Astronauts, sports trainers use ultrasound

Nov 03, 2005

An ultrasound training program developed in Houston for non-physicians is giving astronauts and sports trainers a way to better assess injuries.

Researchers with the National Space Biomedical Research Institute say they've developed the computer-based training method to instruct non-physicians in operating ultrasound equipment as if they were technicians.

Crew members for four International Space Station missions have trained with the program and the ultrasound program also has been used by trainers with the Detroit Red Wings hockey team.

Dr. Scott Dulchavsky, a NSBRI researcher, said. "Our goal is to enable someone working in a remote environment to assess and manage an emergency medical condition."

In space, ultrasound can be used to assess a number of injuries such as trauma to the eye, shoulder or knee, tooth abscesses, broken or fractured bones, a collapsed lung, hemorrhaging, or muscle and bone atrophy, Dulchavsky said.

It normally takes 200 hours, plus yearly updates, to learn to operate ultrasound, but Dulchavsky and his team developed an education method that cuts the time to about three hours a year.

Dulchavsky also sees the ultrasound training method as beneficial to battlefield medics and emergency responders.

Copyright 2005 by United Press International

Explore further: Mysteries of space dust revealed

add to favorites email to friend print save as pdf

Related Stories

SHORE facial analysis spots emotions on Google Glass

4 minutes ago

One of the key concerns about facial recognition software has been over privacy. The very idea of having tracking mechanisms as part of an Internet-connected wearable would be likely to upset many privacy ...

New signs of eruption at Iceland volcano

53 minutes ago

Teams monitoring Iceland's Bardarbunga volcano have found evidence of a possible underground eruption as powerful earthquakes continue to shake the area, Icelandic authorities said Thursday.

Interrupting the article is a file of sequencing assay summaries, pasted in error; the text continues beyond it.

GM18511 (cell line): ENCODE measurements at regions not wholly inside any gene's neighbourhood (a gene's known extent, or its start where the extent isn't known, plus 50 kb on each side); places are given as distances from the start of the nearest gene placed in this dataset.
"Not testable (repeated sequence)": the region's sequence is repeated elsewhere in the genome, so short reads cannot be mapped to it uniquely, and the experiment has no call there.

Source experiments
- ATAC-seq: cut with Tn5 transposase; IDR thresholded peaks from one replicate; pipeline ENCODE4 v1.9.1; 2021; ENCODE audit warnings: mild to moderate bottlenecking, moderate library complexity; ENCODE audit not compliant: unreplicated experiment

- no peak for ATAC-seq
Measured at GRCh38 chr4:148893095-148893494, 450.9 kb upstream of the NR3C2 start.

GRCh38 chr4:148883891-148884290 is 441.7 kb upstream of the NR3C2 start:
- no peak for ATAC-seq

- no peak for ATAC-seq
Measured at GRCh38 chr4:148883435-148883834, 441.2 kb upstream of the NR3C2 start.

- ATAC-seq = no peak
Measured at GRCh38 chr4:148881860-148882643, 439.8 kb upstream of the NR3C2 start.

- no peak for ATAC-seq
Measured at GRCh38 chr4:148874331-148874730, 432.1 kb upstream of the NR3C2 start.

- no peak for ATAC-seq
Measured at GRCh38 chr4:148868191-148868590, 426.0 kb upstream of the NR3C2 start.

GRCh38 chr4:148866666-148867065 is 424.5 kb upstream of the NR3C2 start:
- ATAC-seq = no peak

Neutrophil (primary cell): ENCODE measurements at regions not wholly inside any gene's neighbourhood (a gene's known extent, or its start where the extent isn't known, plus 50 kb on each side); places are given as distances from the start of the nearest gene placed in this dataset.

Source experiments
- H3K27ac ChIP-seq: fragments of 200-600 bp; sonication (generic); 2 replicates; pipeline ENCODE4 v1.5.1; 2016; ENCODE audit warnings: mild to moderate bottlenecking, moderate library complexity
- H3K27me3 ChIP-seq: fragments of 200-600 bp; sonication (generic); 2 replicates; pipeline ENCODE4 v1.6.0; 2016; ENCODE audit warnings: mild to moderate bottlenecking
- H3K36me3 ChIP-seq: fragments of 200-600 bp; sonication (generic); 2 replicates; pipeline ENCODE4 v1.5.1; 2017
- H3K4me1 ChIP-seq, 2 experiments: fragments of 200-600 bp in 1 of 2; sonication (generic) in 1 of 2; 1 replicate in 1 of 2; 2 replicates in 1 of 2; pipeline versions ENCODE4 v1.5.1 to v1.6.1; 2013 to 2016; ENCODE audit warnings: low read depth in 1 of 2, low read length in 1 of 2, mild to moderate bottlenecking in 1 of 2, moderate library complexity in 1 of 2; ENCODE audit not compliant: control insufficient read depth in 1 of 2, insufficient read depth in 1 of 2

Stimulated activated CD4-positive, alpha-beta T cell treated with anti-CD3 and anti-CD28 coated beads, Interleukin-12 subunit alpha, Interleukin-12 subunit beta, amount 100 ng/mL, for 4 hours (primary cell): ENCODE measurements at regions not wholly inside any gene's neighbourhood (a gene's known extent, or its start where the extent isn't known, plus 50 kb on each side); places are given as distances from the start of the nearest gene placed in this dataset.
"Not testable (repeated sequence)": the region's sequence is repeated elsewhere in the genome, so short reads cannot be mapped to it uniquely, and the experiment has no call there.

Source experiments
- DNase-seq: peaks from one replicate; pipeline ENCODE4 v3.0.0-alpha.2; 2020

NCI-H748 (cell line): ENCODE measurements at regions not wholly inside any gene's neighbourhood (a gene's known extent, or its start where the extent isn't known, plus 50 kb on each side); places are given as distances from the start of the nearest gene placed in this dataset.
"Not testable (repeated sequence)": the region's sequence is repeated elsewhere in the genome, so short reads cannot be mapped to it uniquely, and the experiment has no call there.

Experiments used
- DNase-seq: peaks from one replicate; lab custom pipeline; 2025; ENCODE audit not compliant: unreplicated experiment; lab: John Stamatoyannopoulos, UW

NASA sees a weaker Tropical Storm Marie

1 hour ago

When NOAA's GOES-West satellite captured an image of what is now Tropical Storm Marie, weakened from hurricane status on August 28, the strongest thunderstorms were located in the southern quadrant of the ...

New tool aids stem cell engineering for medical research

1 hour ago

A Mayo Clinic researcher and his collaborators have developed an online analytic tool that will speed up and enhance the process of re-engineering cells for biomedical investigation. CellNet is a free-use Internet platform ...

Recommended for you

Mysteries of space dust revealed

Aug 29, 2014

The first analysis of space dust collected by a special collector onboard NASA's Stardust mission and sent back to Earth for study in 2006 suggests the tiny specks open a door to studying the origins of the ...

A guide to the 2014 Neptune opposition season

Aug 29, 2014

Never seen Neptune? Now is a good time to try, as the outermost ice giant world reaches opposition this weekend at 14:00 Universal Time (UT) or 10:00 AM EDT on Friday, August 29th. This means that the distant ...

How can we find tiny particles in exoplanet atmospheres?

Aug 29, 2014

It may seem like magic, but astronomers have worked out a scheme that will allow them to detect and measure particles ten times smaller than the width of a human hair, even at many light-years distance.  ...

Spitzer telescope witnesses asteroid smashup

Aug 28, 2014

(Phys.org) —NASA's Spitzer Space Telescope has spotted an eruption of dust around a young star, possibly the result of a smashup between large asteroids. This type of collision can eventually lead to the ...

User comments : 0